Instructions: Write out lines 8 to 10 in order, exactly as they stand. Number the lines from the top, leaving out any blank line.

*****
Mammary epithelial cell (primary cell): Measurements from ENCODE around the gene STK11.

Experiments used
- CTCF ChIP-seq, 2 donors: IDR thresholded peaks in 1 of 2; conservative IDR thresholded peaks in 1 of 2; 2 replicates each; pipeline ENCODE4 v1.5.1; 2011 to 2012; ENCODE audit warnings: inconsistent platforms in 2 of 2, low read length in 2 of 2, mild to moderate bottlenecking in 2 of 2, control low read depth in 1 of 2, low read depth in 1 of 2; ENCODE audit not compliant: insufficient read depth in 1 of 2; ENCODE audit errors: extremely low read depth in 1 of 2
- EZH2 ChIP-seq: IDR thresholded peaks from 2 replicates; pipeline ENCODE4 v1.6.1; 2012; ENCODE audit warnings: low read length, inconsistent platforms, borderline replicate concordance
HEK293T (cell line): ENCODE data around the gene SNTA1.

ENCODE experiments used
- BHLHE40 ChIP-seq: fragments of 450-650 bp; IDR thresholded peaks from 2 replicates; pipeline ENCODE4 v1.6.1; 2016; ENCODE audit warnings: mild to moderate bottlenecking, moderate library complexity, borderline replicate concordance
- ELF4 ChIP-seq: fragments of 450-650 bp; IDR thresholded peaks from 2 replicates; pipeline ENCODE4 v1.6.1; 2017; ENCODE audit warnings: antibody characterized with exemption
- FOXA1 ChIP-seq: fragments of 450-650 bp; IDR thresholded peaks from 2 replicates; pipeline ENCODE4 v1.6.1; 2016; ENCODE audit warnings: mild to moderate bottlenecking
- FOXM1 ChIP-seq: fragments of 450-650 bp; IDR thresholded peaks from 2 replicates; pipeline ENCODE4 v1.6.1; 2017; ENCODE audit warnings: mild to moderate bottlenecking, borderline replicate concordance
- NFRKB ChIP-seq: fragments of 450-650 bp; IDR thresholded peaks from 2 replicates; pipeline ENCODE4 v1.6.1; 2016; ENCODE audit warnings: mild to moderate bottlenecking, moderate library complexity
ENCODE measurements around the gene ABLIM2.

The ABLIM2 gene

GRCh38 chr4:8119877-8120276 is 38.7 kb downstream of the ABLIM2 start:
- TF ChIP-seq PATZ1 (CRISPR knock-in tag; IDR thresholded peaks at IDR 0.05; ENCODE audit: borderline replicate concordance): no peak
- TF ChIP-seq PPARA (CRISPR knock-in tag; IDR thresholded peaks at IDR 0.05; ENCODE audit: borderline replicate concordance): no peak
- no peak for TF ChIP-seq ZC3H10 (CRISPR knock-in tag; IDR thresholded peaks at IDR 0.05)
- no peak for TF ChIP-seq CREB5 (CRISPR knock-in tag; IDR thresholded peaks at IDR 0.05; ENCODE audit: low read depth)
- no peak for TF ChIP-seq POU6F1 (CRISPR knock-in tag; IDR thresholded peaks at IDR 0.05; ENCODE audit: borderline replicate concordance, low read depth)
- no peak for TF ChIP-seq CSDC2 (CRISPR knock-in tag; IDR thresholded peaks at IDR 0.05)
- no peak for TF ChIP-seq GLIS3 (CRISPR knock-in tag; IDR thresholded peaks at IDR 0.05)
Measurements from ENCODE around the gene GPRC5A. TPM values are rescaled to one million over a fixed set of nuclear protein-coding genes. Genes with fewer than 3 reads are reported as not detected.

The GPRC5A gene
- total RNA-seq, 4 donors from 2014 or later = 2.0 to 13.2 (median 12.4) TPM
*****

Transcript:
- ELF4 ChIP-seq: fragments of 450-650 bp; IDR thresholded peaks from 2 replicates; pipeline ENCODE4 v1.6.1; 2017; ENCODE audit warnings: antibody characterized with exemption
- FOXA1 ChIP-seq: fragments of 450-650 bp; IDR thresholded peaks from 2 replicates; pipeline ENCODE4 v1.6.1; 2016; ENCODE audit warnings: mild to moderate bottlenecking
- FOXM1 ChIP-seq: fragments of 450-650 bp; IDR thresholded peaks from 2 replicates; pipeline ENCODE4 v1.6.1; 2017; ENCODE audit warnings: mild to moderate bottlenecking, borderline replicate concordance